Global warming is already shrinking the Colorado River, the most important waterway in the American southwest, and it could reduce the flow by more than a third by the end of the century, two scientists say.
The river’s volume has dropped more than 19 per cent during a drought gripping the region since 2000, and a shortage of rain and snow can account for only about two-thirds of that decline, according to hydrology researchers Brad Udall of Colorado State University and Jonathan Overpeck of the University of Arizona.
In a study published last week in the journal Water Resources Research, they concluded that the rest of the decline is due to a warming atmosphere induced by climate change, which is drawing more moisture out of the Colorado River Basin’s waterways, snowbanks, plants and soil by evaporation and other means.
Their projections could signal big problems for cities and farms which span across seven states and Mexico. The river supplies water to about 40 million people and 16,317sq/km of farmland.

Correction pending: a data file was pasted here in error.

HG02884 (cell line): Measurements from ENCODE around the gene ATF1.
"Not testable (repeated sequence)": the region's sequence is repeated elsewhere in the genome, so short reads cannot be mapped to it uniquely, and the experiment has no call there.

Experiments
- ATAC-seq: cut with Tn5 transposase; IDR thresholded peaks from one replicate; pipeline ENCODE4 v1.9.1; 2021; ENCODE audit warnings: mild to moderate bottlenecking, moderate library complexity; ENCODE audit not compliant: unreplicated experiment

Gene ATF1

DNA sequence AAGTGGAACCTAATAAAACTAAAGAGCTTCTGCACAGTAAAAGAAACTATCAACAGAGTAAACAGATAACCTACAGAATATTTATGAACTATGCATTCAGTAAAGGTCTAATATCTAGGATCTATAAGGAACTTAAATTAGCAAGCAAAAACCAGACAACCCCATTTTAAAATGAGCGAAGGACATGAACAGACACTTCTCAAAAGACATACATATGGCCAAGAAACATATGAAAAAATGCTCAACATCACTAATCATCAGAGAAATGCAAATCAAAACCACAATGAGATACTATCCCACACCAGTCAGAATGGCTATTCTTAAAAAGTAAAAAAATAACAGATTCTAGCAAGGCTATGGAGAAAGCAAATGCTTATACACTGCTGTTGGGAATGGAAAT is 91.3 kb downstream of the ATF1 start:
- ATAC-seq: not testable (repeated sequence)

“Fifteen years into the 21st century, the emerging reality is that climate change is already depleting the Colorado River water supplies at the upper end of the range suggested by previously published projections,” the researchers wrote.
Using existing climate models, the researchers said that much of the decline in precipitation should have produced a reduction of about 11.4 per cent in the river flow, not the 19.3 per cent that occurred.
They concluded that the rest was due to higher temperatures, which increased evaporation from water and soil, sucked more moisture from snow and sent more water from plant leaves into the atmosphere.